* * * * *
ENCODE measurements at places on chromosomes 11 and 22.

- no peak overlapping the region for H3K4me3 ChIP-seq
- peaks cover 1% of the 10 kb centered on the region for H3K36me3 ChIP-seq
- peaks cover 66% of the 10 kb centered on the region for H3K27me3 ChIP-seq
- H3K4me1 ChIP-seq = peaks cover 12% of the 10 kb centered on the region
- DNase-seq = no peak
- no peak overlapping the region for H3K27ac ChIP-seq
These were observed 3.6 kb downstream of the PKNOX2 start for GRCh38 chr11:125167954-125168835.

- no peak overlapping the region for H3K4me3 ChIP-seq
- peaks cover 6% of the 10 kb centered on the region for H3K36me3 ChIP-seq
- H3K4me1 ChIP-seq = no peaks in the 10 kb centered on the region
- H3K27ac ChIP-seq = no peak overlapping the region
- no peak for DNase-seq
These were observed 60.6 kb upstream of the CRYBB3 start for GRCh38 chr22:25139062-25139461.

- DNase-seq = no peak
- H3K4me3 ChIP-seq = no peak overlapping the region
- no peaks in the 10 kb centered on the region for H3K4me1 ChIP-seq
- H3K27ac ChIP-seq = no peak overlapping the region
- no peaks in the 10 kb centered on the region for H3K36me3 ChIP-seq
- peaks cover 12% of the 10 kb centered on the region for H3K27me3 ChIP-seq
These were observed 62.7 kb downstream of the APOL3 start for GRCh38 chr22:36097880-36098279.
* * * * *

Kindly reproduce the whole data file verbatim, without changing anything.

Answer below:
ENCODE measurements at places on chromosomes 11 and 22.

- no peak overlapping the region for H3K4me3 ChIP-seq
- peaks cover 1% of the 10 kb centered on the region for H3K36me3 ChIP-seq
- peaks cover 66% of the 10 kb centered on the region for H3K27me3 ChIP-seq
- H3K4me1 ChIP-seq = peaks cover 12% of the 10 kb centered on the region
- DNase-seq = no peak
- no peak overlapping the region for H3K27ac ChIP-seq
These were observed 3.6 kb downstream of the PKNOX2 start for GRCh38 chr11:125167954-125168835.

- no peak overlapping the region for H3K4me3 ChIP-seq
- peaks cover 6% of the 10 kb centered on the region for H3K36me3 ChIP-seq
- H3K4me1 ChIP-seq = no peaks in the 10 kb centered on the region
- H3K27ac ChIP-seq = no peak overlapping the region
- no peak for DNase-seq
These were observed 60.6 kb upstream of the CRYBB3 start for GRCh38 chr22:25139062-25139461.

- DNase-seq = no peak
- H3K4me3 ChIP-seq = no peak overlapping the region
- no peaks in the 10 kb centered on the region for H3K4me1 ChIP-seq
- H3K27ac ChIP-seq = no peak overlapping the region
- no peaks in the 10 kb centered on the region for H3K36me3 ChIP-seq
- peaks cover 12% of the 10 kb centered on the region for H3K27me3 ChIP-seq
These were observed 62.7 kb downstream of the APOL3 start for GRCh38 chr22:36097880-36098279.